Albert Mohler, Southern Seminary, thinks public school education is increasingly less of an option for evangelical Christians. What do you think?
The ideological revolution has been even more damaging than the political change. Those who set educational policy are now overwhelmingly committed to a radically naturalistic and evolutionistic worldview that sees the schools as engines of social revolution. The classrooms are being transformed rapidly into laboratories for ideological experimentation and indoctrination. The great engines for Americanization are now forces for the radicalization of everything from human sexuality to postmodern understandings of truth and the meaning of texts. Compulsory sex education, the creation of “comprehensive health clinics,” revisionist understandings of American history, Darwinian understandings of science and humanity, and a host of other ideological developments now shape the norm in the public school experience. If these developments have not come to your local school, they almost surely will soon.
Added to these worries is the general breakdown of discipline within the schools and the fact that the public schools are now seen as social service centers. Many schools are asked to do social work as much as education, and the very idea of what such an education should be is up for debate. Standards have fallen, discipline has evaporated, armed guards roam many hallways, and teachers feel increasingly unable to teach or to maintain order.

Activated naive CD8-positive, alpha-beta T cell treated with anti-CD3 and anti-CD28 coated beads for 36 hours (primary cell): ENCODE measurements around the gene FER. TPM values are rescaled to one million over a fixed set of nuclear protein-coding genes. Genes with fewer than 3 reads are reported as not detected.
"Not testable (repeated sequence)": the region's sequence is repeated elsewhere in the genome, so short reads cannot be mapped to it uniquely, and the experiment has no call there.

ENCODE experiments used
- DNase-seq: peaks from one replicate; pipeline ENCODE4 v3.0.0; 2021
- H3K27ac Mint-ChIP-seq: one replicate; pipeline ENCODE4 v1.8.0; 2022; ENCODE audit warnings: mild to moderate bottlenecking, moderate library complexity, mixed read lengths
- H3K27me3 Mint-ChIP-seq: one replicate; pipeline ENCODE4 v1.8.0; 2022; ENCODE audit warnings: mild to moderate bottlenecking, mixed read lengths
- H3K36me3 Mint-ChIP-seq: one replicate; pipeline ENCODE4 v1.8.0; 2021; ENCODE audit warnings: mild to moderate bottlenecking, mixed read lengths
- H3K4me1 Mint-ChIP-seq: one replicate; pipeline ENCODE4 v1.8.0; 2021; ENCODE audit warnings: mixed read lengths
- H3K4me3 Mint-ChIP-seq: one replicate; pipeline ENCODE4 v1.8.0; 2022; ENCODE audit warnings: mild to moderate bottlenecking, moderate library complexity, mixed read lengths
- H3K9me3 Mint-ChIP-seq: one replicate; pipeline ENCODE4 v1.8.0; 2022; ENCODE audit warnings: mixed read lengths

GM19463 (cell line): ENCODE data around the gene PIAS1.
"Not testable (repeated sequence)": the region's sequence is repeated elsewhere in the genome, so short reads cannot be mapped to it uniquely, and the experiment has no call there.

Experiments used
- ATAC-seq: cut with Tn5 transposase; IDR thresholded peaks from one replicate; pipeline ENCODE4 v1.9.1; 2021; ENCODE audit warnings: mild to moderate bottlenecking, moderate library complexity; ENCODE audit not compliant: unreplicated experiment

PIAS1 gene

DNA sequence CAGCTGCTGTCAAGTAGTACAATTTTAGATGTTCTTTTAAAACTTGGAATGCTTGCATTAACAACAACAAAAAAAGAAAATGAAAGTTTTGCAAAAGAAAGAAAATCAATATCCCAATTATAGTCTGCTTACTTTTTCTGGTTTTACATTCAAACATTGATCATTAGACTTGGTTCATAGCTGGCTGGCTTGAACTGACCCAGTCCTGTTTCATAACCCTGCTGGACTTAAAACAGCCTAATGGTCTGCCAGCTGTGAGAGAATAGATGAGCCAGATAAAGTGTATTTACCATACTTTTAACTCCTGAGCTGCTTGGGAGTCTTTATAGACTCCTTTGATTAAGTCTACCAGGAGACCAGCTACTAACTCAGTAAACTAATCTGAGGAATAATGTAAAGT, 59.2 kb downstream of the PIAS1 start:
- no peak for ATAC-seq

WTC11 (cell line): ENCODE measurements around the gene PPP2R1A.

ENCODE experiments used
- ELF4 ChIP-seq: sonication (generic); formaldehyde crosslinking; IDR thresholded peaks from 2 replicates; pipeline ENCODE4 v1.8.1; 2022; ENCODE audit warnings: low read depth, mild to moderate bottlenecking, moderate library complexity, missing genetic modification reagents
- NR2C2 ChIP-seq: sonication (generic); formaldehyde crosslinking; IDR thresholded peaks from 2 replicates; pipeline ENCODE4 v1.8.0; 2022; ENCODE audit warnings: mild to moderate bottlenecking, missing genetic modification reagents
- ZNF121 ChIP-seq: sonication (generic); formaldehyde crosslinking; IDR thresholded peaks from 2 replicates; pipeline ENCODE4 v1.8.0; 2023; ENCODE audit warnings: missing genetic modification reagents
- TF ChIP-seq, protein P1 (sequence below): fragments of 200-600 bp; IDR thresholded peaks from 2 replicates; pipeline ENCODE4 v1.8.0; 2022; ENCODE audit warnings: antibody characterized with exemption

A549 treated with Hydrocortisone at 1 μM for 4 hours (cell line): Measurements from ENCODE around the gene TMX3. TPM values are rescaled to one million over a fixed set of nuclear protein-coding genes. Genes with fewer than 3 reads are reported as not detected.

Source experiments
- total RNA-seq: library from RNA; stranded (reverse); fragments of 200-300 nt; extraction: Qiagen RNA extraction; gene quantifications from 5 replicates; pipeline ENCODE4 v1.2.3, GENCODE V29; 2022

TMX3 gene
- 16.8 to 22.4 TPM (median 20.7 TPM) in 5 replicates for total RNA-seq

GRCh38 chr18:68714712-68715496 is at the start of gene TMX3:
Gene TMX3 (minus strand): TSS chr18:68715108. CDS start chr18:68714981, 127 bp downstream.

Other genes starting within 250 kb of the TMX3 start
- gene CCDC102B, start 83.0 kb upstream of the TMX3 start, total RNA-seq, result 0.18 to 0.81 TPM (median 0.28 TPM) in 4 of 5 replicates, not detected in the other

This is not just the fault of the schools and educators. Politicians demand that the schools fix society’s problems. But no school can replace a broken or dysfunctional family; no teacher can replace a missing father.
Many fine teachers and administrators serve in the public schools, and many Christians serve among them. In some parts of the country, the public schools still operate in some sense as community schools under local control. And yet, this is already not the case for the vast majority of schools and communities, and the handwriting is on the wall for the rest.
Is public school an option? For Christians who take the Christian worldview seriously and who understand the issues at stake, the answer is increasingly no. The number of Christian parents coming to this conclusion increases each year. We can understand the nostalgia that many Christians hold about the public schools. I spent every minute of my school life from the first grade to high school graduation in a public school. And yet, I saw the ideological transformation of the schools before my own eyes. Long ago, the public schools entered a Brave New World from which no retreat now seems possible.